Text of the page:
In an embodiment, the intelligence layer 706 may use pattern-matching algorithms as follows.

A document maybe viewed as a vector. One way of posing the problem is to consider the document in a high dimensional space, each dimension of which is associated with a term from the corpus (the total group of documents). A document can be represented in this space as a point the coordinates of which arise from the presence or absence of each of the corpus terms in the particular document. This leads to a very high dimensionality space, as there are many tens of thousand of terms in a practical corpus. In practice, it is not necessary to use all the terms from a corpus, as many terms such as ‘the’are so common as to lend little to the solution of the problem. Typically schemes operate on the rarer words present in a document on the term infrequency basis; that is, rarer words are more likely to carry the meaning of the document. It is only these rarer terms that are used. Various other ad hoc term selection schemes are in use. Other term related indices such as the frequency of the term or inverse frequency of terms in a document may be represented in space as the point. In an embodiment the terms may be a single term, high order term, noun phrases, proper names, etc.

On this basis, a document or tag-value pairs can be compared by looking at the distance in this space between the points representing each document or tag-value pair. This is an example of a vector-based technique. However, looking at the distance in this space between points representing documents or tag-value pairs is only one method to employ a Vector based method. Representations can also be compared in a similar manner.

Higher Order Terms

Often it is not individual terms that convey meaning but combinations of these terms. Often one term acts as a qualifier and changes the meaning of another term present. For example the term ‘cat’ with no a priori information is probably something to do with felines; however in the presence of the term ‘burglar’ its meaning in effect changes. Such combinations are higher order terms. Use of a higher order term may remove some term dependence and term independence assumptions that are typically made.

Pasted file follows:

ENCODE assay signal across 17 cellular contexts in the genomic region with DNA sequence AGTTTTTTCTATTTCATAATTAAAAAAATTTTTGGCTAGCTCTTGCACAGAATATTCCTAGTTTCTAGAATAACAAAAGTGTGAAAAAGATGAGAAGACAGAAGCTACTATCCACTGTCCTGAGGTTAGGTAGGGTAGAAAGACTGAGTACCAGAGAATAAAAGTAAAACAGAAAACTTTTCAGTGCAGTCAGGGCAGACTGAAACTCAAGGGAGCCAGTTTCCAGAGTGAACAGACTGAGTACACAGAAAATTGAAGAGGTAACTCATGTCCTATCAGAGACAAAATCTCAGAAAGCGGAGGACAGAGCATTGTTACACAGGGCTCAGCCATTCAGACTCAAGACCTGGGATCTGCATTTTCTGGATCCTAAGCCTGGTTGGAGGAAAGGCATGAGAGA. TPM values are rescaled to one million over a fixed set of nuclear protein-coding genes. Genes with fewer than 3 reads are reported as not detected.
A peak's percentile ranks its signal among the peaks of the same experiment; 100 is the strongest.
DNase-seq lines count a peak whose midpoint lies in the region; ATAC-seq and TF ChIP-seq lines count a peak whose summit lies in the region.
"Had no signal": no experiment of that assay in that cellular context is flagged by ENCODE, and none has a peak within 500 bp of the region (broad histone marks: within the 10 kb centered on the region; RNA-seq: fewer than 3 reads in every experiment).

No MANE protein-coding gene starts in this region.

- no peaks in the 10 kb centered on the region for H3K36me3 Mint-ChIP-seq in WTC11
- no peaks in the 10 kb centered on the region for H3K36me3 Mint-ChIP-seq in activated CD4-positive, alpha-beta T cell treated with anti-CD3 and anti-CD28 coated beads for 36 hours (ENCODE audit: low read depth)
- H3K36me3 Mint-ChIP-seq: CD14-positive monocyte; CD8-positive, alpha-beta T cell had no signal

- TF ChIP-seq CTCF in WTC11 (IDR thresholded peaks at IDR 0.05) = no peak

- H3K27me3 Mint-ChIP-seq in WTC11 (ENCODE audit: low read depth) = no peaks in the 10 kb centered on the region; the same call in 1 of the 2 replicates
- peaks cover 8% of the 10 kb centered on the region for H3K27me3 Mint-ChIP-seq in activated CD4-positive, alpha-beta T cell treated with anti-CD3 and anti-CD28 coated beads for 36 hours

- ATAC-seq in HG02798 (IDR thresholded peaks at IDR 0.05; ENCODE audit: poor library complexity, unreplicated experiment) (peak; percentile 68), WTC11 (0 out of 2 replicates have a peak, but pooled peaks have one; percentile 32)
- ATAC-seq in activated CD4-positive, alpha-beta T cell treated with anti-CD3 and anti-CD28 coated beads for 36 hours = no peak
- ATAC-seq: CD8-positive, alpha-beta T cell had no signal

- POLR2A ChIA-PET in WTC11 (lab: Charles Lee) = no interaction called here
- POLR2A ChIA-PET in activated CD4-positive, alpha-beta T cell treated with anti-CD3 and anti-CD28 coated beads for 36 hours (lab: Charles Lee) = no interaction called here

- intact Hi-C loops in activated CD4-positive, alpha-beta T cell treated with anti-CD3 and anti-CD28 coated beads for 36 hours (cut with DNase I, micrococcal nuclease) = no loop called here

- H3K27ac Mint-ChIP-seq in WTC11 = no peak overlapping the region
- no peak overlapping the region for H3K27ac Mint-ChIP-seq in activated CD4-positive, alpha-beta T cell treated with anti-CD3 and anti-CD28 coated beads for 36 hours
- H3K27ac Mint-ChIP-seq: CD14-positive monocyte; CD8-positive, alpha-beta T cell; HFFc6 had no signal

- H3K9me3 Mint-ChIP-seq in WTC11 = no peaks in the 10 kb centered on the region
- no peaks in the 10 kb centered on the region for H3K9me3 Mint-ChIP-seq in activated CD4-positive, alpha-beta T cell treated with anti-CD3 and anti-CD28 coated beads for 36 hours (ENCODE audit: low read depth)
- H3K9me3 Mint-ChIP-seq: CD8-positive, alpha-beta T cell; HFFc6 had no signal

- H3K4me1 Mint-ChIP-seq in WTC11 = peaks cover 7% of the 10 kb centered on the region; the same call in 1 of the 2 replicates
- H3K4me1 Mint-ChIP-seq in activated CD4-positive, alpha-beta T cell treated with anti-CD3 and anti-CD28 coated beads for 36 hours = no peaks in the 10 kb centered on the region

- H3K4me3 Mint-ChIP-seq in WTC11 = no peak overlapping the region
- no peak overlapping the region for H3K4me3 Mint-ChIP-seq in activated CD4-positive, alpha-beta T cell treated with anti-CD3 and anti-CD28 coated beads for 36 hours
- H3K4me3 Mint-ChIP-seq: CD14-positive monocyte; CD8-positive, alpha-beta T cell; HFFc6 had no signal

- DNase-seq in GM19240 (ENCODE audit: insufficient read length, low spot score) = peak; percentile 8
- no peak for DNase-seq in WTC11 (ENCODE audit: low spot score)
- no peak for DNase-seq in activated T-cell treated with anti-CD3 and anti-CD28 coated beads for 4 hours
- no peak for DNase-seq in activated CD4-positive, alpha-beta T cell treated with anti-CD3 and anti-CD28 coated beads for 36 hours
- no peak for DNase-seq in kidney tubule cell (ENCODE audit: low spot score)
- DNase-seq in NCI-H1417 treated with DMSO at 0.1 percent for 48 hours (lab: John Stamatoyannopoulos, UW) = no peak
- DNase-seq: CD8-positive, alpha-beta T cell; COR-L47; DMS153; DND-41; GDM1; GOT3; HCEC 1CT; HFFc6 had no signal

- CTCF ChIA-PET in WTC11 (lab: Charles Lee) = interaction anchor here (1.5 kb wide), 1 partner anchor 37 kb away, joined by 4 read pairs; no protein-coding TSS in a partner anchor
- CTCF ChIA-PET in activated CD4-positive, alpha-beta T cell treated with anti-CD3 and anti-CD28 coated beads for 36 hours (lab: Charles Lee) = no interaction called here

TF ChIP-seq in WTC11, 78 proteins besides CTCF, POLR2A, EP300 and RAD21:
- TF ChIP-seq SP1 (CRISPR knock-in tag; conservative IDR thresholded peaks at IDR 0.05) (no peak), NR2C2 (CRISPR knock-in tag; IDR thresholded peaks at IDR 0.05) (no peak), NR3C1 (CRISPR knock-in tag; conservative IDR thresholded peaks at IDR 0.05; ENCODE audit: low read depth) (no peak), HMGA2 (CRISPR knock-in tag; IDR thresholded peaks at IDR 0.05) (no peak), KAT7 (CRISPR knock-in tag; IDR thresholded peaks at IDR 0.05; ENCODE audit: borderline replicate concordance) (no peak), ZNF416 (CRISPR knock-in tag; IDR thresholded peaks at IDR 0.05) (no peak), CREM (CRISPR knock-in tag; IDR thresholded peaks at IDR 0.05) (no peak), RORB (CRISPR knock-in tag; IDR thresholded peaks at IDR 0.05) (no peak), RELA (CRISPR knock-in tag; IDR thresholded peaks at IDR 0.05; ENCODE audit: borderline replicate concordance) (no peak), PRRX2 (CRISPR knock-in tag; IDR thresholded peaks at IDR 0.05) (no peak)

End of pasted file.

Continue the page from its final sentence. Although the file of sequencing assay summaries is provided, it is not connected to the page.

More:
Using * to denote an operator, such a combination of terms for a document such as:

“the dog, the cat and the burglar”

may be represented based on order as:

  • 1st order ‘cat’, ‘dog’, ‘burglar’
  • 2nd order‘cat*dog’, ‘cat*burglar’, ‘burglar*dog’, ‘cat*cat’, ‘cat*dog’
  • 3rd order‘cat*burglar*dog’

With a reasonable number of terms, it is clear the number of higher order terms can explode rapidly.

Concepts and Terms

The concept of higher order terms may be efficiently extended by, rather than operating on all higher order combinations, grouping higher order terms into concepts and then defining these concepts as new terms in the process in their own right. Whilst being efficient, identification of these concepts is non-trivial. For example, if a new concept term A1=‘Cat*burglar’ is considered, then the higher order mixed term A1*‘police’ may be found to be useful.

Conceptually, the problem is one of theoretically starting with all terms, generating higher order terms and selecting only those for the classifiers which contribute most to accurate results. Such an approach is an example of self-structured pruning of the recognition space.

The representation of weighted terms and higher order terms can be expressed as a Volterra series.

An Exemplary Algorithm

In adaptive term modeling, it is important to eliminate the need for a priori information, as the non-linear relationships necessary to perform many of the problems addressed are too complex in general to be adequately described explicitly.

In one embodiment, a model is created which is as general as possible. This increases and potentially optimizes its performance through the adaptive process on training data, to remove problem specific structural redundancies in the network structure, in order to reduce computational load.

In order to perform a general transfer function, a very large number of terms from the Volterra series may be needed. Experience has shown that many real problems may however be solved with limited order networks of order one or two. It has also become apparent that it is very difficult to predict in advance which terms will be irrelevant and remove them. Thus, the problem is to identify the redundant terms and remove them and so restructure the network.

Linear Weight Networks

They are composed of a non-linear expansion operation on the input document vector x to give an extended vector v containing higher order terms and concepts. This may be represented below as:
v=F(x)
with F(x) being the non-linear space extending function. In the Volterra case, the vector may be written in the form of a polynomial expansion, such as follows:
vt=(1,x1,x2,x1x2,x1 2,x2 2,x1 2x2, . . . )

A weighted linear sum using a set of weights w is then performed in the extended space to give the output y, which may be subtracted from the desired output d to give an error ε as follows:
ε=d−y=d−w t v

It can be shown that the mean square error is:
E[ε 2 ]=E[(d−w t v)]=σ2−2w t p+w t Rw